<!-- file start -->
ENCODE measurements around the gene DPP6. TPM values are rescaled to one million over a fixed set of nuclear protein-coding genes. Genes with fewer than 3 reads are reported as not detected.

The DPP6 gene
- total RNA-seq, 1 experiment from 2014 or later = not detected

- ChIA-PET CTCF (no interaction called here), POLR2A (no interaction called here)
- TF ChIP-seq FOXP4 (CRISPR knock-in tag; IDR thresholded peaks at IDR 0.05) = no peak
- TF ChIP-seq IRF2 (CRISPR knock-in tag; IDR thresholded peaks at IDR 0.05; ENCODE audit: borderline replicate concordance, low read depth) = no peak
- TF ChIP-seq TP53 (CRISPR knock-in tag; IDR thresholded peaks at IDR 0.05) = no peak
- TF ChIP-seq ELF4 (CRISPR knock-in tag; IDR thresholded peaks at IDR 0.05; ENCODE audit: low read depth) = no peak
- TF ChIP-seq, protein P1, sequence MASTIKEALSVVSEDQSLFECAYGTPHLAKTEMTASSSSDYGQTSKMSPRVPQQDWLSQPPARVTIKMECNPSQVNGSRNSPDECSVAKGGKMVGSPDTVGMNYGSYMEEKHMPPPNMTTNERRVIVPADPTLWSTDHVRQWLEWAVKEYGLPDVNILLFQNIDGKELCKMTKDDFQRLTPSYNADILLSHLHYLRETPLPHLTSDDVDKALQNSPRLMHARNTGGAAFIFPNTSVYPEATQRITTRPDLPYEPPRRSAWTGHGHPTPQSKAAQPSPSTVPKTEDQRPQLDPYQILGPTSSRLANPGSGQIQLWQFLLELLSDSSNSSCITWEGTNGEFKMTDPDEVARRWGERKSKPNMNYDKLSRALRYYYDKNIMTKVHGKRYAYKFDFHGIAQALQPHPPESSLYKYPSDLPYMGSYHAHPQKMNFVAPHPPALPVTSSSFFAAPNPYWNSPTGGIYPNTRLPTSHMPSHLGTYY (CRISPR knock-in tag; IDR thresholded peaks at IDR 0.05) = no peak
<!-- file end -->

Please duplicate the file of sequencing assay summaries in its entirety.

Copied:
ENCODE measurements around the gene DPP6. TPM values are rescaled to one million over a fixed set of nuclear protein-coding genes. Genes with fewer than 3 reads are reported as not detected.

The DPP6 gene
- total RNA-seq, 1 experiment from 2014 or later = not detected

- ChIA-PET CTCF (no interaction called here), POLR2A (no interaction called here)
- TF ChIP-seq FOXP4 (CRISPR knock-in tag; IDR thresholded peaks at IDR 0.05) = no peak
- TF ChIP-seq IRF2 (CRISPR knock-in tag; IDR thresholded peaks at IDR 0.05; ENCODE audit: borderline replicate concordance, low read depth) = no peak
- TF ChIP-seq TP53 (CRISPR knock-in tag; IDR thresholded peaks at IDR 0.05) = no peak
- TF ChIP-seq ELF4 (CRISPR knock-in tag; IDR thresholded peaks at IDR 0.05; ENCODE audit: low read depth) = no peak
- TF ChIP-seq, protein P1, sequence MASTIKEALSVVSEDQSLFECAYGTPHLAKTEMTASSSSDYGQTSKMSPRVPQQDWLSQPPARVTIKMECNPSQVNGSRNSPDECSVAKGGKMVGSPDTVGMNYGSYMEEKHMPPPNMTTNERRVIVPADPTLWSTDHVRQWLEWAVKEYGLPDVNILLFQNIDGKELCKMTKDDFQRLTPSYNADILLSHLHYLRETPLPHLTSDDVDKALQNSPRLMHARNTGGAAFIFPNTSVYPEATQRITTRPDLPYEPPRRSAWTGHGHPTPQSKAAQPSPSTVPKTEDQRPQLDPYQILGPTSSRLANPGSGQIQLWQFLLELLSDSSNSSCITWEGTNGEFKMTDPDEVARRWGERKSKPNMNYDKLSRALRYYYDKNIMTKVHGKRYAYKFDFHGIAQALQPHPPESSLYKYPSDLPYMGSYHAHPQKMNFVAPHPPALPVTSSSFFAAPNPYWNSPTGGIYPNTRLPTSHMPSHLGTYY (CRISPR knock-in tag; IDR thresholded peaks at IDR 0.05) = no peak